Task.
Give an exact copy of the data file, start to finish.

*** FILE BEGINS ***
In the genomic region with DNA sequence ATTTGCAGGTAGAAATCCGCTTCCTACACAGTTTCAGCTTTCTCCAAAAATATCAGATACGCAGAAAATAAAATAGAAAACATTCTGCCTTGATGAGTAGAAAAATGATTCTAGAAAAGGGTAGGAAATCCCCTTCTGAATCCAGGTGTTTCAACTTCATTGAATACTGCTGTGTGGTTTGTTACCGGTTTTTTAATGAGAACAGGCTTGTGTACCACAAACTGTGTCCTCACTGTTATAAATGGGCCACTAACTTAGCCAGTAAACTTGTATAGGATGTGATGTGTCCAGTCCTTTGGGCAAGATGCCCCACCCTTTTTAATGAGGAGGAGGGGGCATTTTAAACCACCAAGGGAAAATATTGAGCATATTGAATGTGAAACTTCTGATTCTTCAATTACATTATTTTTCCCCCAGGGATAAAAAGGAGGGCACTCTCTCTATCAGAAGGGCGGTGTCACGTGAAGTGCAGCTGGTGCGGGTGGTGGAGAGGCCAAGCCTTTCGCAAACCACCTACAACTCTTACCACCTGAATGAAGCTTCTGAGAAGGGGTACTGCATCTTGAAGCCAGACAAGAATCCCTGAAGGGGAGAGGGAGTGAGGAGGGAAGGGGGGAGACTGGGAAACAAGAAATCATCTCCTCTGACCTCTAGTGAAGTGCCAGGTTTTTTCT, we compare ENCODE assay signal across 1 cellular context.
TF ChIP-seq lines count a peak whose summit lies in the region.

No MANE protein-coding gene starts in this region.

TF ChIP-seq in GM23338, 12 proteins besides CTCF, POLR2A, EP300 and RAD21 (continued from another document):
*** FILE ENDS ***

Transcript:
In the genomic region with DNA sequence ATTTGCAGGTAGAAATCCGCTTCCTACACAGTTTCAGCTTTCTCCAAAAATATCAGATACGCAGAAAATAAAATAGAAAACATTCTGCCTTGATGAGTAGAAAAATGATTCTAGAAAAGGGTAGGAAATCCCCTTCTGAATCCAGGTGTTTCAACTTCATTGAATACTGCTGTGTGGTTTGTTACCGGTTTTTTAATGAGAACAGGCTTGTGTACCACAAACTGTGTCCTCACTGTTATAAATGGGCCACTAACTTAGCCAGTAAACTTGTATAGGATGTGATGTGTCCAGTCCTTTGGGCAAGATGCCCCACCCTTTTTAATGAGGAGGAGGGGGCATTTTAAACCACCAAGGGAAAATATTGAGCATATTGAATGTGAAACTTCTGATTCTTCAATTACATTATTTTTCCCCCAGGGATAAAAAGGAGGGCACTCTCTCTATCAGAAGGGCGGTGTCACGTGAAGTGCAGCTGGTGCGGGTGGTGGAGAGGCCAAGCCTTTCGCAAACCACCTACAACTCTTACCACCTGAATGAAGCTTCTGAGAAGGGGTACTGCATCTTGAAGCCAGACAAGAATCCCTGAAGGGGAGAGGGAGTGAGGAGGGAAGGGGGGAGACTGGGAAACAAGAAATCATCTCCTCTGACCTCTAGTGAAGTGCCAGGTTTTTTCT, we compare ENCODE assay signal across 1 cellular context.
TF ChIP-seq lines count a peak whose summit lies in the region.

No MANE protein-coding gene starts in this region.

TF ChIP-seq in GM23338, 12 proteins besides CTCF, POLR2A, EP300 and RAD21 (continued from another document):